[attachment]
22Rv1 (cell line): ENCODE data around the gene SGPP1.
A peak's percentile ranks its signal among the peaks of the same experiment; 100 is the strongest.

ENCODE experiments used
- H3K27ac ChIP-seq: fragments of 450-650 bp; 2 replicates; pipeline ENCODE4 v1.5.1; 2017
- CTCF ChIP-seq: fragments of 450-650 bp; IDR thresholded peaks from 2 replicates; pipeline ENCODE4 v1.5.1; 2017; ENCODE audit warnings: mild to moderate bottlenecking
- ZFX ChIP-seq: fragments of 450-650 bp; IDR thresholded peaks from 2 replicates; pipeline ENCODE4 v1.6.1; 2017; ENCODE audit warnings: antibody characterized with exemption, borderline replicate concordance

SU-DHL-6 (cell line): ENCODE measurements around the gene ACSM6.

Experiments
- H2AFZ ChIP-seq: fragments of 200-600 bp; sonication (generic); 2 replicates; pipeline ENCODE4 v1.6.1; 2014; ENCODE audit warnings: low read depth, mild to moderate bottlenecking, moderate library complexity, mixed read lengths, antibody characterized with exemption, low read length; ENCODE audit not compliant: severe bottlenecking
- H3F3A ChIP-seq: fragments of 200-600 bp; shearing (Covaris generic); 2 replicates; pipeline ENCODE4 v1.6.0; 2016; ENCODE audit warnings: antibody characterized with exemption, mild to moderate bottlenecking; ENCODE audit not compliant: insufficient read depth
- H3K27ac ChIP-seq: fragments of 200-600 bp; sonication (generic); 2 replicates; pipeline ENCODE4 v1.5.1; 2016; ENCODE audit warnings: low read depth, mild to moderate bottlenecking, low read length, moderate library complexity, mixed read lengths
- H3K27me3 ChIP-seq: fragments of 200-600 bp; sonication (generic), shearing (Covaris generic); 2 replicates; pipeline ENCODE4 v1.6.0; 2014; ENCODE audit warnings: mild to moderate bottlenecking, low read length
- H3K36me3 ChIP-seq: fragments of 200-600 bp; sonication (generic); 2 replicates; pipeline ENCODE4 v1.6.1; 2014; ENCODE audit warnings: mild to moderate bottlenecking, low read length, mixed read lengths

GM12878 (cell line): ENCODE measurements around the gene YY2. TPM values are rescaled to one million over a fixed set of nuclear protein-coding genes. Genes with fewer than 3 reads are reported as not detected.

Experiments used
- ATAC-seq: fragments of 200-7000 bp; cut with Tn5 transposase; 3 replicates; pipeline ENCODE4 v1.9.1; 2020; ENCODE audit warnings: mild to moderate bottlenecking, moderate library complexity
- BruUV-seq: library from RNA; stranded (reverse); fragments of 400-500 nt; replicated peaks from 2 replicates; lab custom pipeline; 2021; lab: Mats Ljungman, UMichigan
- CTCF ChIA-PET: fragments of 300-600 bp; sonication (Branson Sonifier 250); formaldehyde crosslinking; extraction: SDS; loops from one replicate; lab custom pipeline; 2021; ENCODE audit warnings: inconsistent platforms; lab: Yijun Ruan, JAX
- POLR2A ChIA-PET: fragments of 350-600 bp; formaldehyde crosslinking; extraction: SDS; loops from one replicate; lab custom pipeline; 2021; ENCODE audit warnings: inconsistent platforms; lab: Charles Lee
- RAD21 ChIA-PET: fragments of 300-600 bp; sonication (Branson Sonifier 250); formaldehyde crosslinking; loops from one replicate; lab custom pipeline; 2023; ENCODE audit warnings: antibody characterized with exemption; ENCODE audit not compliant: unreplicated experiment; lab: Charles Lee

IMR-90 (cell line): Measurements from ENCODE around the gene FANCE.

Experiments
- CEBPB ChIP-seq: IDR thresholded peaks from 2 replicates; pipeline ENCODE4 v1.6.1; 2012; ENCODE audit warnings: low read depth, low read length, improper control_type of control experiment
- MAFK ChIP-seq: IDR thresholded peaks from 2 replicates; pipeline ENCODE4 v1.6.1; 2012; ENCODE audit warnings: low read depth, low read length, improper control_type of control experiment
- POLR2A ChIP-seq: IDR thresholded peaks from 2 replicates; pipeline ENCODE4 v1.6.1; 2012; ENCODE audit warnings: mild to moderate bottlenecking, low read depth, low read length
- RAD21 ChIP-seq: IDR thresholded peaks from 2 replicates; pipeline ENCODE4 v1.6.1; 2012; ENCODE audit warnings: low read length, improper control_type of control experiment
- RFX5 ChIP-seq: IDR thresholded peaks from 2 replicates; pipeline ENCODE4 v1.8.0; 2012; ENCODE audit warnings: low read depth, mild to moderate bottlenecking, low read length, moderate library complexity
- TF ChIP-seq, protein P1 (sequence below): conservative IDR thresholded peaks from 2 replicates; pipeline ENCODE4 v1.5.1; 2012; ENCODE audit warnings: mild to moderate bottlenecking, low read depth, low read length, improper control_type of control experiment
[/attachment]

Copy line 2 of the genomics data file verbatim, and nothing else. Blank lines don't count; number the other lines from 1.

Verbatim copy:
A peak's percentile ranks its signal among the peaks of the same experiment; 100 is the strongest.